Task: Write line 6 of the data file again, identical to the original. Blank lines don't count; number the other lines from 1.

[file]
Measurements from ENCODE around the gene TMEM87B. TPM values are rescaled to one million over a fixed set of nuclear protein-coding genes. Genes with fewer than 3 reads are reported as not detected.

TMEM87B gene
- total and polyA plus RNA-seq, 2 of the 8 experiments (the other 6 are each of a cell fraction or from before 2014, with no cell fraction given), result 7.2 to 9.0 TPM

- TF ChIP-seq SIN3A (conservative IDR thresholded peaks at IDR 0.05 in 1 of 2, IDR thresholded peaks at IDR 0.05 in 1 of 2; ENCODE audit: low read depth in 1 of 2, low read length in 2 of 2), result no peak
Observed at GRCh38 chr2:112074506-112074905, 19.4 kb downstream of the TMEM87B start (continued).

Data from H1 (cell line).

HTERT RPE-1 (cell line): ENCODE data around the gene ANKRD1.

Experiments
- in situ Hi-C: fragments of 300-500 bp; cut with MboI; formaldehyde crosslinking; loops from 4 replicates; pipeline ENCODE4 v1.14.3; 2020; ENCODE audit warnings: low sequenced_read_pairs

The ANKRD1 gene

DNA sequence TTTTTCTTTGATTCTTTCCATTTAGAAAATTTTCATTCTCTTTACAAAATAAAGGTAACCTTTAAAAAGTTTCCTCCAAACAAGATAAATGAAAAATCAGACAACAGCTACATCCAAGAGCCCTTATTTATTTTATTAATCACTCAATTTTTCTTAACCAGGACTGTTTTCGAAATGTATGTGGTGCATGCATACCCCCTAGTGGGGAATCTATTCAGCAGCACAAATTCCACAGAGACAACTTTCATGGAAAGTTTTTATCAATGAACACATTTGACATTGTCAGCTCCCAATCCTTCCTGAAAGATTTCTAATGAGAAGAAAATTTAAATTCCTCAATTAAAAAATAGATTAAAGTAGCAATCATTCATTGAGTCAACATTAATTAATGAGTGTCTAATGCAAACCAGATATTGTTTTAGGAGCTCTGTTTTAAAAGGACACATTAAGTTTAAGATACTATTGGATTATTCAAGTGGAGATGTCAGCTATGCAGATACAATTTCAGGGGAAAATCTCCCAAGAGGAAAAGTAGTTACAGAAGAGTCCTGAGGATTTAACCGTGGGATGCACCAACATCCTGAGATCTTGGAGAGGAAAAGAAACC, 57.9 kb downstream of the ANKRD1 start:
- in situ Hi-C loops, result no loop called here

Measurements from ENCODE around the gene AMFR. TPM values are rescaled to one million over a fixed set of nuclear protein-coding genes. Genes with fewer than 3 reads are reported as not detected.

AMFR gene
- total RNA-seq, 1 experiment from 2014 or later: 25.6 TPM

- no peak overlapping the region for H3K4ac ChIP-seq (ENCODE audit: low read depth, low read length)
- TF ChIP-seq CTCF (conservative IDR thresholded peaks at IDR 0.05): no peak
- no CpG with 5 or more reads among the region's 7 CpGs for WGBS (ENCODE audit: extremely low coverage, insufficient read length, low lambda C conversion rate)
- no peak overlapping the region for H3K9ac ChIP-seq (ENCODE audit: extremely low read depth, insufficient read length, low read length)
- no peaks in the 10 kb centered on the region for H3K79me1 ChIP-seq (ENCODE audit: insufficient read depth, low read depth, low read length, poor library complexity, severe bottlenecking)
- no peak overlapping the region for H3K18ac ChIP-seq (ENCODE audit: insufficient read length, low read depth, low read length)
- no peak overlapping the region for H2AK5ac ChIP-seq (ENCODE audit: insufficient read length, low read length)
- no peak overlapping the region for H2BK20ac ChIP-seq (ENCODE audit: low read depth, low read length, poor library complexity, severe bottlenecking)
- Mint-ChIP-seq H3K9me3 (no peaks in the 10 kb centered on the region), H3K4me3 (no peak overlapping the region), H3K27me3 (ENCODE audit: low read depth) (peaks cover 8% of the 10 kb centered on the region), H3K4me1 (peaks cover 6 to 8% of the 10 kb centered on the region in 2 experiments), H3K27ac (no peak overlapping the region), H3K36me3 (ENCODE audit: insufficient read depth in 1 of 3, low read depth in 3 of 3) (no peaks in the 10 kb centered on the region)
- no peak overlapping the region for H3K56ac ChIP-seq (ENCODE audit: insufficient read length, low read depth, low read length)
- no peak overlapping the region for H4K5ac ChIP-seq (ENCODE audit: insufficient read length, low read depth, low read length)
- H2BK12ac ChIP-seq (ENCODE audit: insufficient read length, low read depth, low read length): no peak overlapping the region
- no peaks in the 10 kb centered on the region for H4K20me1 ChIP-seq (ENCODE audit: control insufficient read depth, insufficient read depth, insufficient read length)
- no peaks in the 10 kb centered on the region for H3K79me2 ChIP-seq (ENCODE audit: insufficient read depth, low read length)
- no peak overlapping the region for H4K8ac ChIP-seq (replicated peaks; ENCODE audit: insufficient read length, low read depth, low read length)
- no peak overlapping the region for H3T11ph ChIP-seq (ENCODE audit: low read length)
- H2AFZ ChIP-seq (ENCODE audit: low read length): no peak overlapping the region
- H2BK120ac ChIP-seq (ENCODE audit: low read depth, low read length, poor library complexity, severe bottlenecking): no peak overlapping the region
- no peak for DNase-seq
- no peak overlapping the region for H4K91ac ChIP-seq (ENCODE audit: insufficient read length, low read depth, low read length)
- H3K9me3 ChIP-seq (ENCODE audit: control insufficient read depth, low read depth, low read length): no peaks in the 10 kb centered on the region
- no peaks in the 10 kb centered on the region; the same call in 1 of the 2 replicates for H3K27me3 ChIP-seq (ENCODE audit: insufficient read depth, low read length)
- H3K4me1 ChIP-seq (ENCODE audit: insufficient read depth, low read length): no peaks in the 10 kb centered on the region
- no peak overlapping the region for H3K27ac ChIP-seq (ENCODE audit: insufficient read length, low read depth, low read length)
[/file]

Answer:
Data from H1 (cell line).